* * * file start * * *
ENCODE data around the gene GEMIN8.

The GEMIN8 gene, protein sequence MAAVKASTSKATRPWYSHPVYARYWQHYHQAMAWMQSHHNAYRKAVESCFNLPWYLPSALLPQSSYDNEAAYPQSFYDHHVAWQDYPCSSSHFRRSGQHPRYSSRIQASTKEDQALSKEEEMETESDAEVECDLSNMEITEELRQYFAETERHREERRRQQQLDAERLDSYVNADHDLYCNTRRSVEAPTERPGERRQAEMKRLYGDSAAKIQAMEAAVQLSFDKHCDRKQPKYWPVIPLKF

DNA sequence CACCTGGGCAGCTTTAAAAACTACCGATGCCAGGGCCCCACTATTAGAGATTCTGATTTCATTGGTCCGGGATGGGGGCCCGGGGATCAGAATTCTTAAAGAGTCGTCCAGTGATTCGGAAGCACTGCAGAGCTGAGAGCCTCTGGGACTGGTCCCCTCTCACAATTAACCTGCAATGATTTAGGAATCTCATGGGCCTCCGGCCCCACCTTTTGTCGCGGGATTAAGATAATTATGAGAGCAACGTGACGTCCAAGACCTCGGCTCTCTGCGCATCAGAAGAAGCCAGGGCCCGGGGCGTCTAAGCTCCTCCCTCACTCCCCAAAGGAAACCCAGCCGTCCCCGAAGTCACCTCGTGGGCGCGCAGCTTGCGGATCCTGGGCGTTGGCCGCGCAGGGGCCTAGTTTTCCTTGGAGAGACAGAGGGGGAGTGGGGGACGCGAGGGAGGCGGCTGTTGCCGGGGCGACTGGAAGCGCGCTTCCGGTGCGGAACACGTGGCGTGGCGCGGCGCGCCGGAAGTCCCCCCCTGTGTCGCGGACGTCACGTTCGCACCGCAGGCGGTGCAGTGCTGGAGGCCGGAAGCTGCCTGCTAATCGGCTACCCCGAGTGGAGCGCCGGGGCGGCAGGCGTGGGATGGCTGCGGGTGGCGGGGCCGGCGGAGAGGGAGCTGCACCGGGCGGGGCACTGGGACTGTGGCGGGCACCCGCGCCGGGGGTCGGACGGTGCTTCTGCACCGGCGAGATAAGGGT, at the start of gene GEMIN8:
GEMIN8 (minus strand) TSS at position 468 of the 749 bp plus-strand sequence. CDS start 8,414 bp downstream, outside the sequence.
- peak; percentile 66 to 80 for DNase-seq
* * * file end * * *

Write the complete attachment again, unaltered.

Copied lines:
ENCODE data around the gene GEMIN8.

The GEMIN8 gene, protein sequence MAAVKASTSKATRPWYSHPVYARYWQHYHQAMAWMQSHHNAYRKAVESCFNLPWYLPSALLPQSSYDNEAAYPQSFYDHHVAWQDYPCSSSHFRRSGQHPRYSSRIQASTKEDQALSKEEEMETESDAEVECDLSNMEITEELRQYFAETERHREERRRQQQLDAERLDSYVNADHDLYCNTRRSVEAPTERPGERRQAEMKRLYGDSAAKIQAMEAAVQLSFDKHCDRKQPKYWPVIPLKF

DNA sequence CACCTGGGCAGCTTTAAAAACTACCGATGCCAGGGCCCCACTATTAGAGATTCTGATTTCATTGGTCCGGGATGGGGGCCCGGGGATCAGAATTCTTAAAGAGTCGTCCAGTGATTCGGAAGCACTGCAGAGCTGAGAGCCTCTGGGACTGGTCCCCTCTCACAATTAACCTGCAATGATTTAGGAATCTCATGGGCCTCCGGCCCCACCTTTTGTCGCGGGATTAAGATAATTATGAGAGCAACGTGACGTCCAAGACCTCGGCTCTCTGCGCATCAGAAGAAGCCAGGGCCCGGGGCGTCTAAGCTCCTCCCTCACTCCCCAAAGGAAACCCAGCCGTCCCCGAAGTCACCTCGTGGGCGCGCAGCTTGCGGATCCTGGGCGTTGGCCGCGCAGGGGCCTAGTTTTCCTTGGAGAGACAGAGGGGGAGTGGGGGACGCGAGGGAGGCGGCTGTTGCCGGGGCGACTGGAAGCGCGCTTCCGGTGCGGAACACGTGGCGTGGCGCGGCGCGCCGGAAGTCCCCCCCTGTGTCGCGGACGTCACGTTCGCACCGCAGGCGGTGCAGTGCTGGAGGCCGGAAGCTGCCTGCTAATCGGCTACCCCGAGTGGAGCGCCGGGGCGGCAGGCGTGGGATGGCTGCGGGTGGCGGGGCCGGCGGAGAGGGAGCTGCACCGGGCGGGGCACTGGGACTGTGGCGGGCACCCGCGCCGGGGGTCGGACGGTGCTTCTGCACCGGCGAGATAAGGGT, at the start of gene GEMIN8:
GEMIN8 (minus strand) TSS at position 468 of the 749 bp plus-strand sequence. CDS start 8,414 bp downstream, outside the sequence.
- peak; percentile 66 to 80 for DNase-seq